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Dominique Morrisseau and Jasmine Lee-Jones.

Dominique Morisseau, Jasmine Lee-Jones Receive Windham-Campbell Prizes For Drama

The prestigious award comes with an unrestricted grant of $175,000.

NEW HAVEN, CONN.: Yale University will award the 2023 Windham-Campbell Prizes to eight writers in fiction, nonfiction, poetry, and drama. This year’s recipients include Percival Everett (United States) and Ling Ma (United States) in fiction; Susan Williams (United Kingdom) and Darran Anderson (Ireland/United Kingdom) in nonfiction; Alexis Pauline Gumbs (United States) and dg nanouk okpik (Iñupiaq-Inuit) in poetry; and Dominique Morisseau (United States) and Jasmine Lee-Jones (United Kingdom) in drama. This year’s recipients will receive unrestricted grants of $175,000, a $10,000 increase from previous years.

“Reading this year’s recipients excited me because each one taught me new ways of seeing the past, the present, and the future,” said Michael Kelleher, director of the Windham-Campbell Prizes, in a statement. “I can’t wait to see what each of them does next.”

Established in 2013 by Donald Windham in memory of his partner of 40 years, Sandy Campbell, and administered by the Beinecke Rare Book & Manuscript Library, the prizes are designed to recognize literary achievement and provide writers with the opportunity to focus on their work independent of financial concerns. Since their inception, the Windham-Campell Prizes have supported 91 writers representing 21 countries across the globe.

The awards will be presented in person in the fall during an annual international literary festival at Yale. Writers are nominated confidentially and judged anonymously. The are conferred annually to eight writers working in English anywhere in the world, and can be awarded at any stage of a writer’s career. Sixty nominators from the literary field are selected each year, with 15 nominators for each category being invited to make two nominations each. Finalists are then chosen by the prize juries, with three jurors in each category.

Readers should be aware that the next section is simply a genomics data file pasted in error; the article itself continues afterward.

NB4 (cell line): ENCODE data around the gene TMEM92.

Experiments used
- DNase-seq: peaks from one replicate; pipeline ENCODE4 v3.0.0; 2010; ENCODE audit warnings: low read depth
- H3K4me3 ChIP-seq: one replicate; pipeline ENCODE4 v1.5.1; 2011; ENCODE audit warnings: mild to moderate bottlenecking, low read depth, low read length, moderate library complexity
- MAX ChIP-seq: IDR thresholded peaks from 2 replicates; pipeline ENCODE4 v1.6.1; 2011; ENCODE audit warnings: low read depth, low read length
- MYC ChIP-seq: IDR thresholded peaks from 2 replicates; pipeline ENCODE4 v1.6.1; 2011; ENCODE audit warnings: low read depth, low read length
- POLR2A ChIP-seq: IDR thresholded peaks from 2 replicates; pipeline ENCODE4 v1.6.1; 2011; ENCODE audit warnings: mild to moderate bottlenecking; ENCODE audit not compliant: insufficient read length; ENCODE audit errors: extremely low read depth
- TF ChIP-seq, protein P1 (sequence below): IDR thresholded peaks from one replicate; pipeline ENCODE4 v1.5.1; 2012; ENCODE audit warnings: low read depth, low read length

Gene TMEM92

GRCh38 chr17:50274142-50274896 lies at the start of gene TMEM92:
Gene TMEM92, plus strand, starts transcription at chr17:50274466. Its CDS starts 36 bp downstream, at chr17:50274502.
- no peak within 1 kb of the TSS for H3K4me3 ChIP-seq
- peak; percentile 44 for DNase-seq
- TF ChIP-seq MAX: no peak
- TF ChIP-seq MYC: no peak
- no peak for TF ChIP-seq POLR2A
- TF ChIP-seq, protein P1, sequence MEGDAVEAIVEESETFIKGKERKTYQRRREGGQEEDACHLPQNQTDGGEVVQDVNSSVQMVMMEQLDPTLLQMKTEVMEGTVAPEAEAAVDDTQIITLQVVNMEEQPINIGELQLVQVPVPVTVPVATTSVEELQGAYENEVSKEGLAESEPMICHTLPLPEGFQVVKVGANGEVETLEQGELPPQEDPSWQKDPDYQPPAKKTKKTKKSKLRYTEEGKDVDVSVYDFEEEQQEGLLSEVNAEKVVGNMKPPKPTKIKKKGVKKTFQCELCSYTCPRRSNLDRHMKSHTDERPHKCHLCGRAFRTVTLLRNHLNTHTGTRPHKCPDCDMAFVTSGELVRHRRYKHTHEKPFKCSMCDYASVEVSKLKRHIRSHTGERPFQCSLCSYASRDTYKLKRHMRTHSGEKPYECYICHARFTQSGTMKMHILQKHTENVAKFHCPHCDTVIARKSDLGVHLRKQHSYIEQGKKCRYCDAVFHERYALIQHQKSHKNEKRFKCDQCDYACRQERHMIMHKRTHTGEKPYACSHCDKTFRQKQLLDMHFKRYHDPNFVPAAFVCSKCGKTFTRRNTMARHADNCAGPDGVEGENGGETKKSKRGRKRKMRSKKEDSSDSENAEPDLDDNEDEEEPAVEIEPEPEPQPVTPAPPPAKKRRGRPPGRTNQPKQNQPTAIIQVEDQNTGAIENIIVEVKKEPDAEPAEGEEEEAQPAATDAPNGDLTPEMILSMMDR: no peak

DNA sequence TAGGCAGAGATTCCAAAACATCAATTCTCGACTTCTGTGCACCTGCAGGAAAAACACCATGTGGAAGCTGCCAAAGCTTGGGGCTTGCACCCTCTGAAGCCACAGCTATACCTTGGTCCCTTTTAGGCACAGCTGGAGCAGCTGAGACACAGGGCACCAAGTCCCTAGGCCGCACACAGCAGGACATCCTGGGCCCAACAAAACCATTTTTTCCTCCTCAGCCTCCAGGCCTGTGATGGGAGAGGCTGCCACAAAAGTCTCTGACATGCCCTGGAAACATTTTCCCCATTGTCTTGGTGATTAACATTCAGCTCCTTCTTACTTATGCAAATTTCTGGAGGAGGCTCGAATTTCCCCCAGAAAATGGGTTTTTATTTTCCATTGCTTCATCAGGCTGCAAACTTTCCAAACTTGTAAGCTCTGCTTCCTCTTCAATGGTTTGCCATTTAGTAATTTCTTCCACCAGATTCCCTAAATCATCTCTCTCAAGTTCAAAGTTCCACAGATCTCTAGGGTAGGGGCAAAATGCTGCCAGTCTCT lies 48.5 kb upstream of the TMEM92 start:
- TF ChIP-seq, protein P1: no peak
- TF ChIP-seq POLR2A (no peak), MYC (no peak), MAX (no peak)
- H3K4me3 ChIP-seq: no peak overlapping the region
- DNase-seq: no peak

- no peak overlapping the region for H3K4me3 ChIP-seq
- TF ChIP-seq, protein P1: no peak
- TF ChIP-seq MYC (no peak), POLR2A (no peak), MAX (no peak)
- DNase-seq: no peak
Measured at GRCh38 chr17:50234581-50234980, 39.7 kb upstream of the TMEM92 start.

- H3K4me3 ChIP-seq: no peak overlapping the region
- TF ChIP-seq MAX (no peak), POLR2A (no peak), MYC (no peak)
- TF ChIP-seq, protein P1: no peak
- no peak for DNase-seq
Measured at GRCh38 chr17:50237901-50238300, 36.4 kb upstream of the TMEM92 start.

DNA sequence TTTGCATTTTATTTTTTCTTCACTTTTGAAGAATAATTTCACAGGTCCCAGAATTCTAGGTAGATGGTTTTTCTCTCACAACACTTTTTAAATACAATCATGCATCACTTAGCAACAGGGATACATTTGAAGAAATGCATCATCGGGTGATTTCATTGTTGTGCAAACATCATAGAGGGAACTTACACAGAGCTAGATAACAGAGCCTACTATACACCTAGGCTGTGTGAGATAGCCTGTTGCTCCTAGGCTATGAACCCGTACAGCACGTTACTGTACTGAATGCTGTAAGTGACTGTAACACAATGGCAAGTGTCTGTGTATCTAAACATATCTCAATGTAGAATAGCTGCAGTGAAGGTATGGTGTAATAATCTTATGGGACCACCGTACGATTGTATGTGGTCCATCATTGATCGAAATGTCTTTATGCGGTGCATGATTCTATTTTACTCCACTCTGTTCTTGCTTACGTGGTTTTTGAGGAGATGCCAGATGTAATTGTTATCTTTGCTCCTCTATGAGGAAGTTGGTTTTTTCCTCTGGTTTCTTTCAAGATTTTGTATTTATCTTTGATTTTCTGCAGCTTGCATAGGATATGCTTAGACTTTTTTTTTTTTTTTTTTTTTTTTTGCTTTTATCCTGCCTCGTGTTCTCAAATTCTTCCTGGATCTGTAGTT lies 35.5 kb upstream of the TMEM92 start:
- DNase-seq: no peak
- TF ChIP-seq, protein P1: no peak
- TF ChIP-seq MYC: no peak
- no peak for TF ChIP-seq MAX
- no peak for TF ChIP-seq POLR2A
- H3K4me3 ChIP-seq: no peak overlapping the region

At 24 years old, playwright Jasmine Lee-Jones is the youngest recipient of a Windham-Campbell Prize yet. Her groundbreaking debut play, seven methods of killing kylie jenner, premiered in 2019. It follows Cleo, a self-proclaimed Twitter activist, and her best friend Kara as they negotiate their increasingly entangled offline and online identities. Her sophomore play Curious explores the racial politics of performance in Britain from the 18th century to the present. Lee-Jones is the recipient of an Alfred Fagon Award (2019), a Charles Wintour Award for Most Promising Playwright (2019), and a Critics’ Circle Theatre Award for Most Promising Playwright (2019). She lives in London.

“I’m honestly still flabbergasted that the universe (and of course the Windham-Campbell Trust) has made a path for me to forge my dreams on my own terms,” said Lee-Jones in a statement. “Recently, I was feeling so disheartened by the seemingly countless amount of hurdles one is required to overcome to secure funding to pursue creative projects in this industry. Now facing the reality that I can pursue those dreams without any of those hurdles for a while, is not only affirming but also moving on a deeply spiritual level.”

Dominique Morisseau is a preeminent dramatist and artistic leader in the global theatre field. Her body of work includes the critically acclaimed three-play cycle The Detroit Project (Skeleton CrewParadise Blue, and Detroit ’67), as well as Confederates (2022), Pipeline (2017), and Blood at the Root (2014). Her work draws upon the rich histories of Black American literature, music, and activism to create dramatic experiences that delve into the entanglement of art and politics. Most recently, she has received a Drama Desk Award (2019), a MacArthur Fellowship (2018), two Obie Awards (2018, 2016), and a Steinberg Playwright Award (2015). She lives in Los Angeles with her husband and son.

“With all going on in the world,” said Morisseau in a statement, “it is beyond joyous to learn that my work and voice matters and I’m being encouraged to continue on! As an artist, the ability to continue to make a living telling stories is vital to my growth and mission in life, and awards like these help to make a pathway for my creativity and passion to thrive. It’s thrilling and inspiring!”

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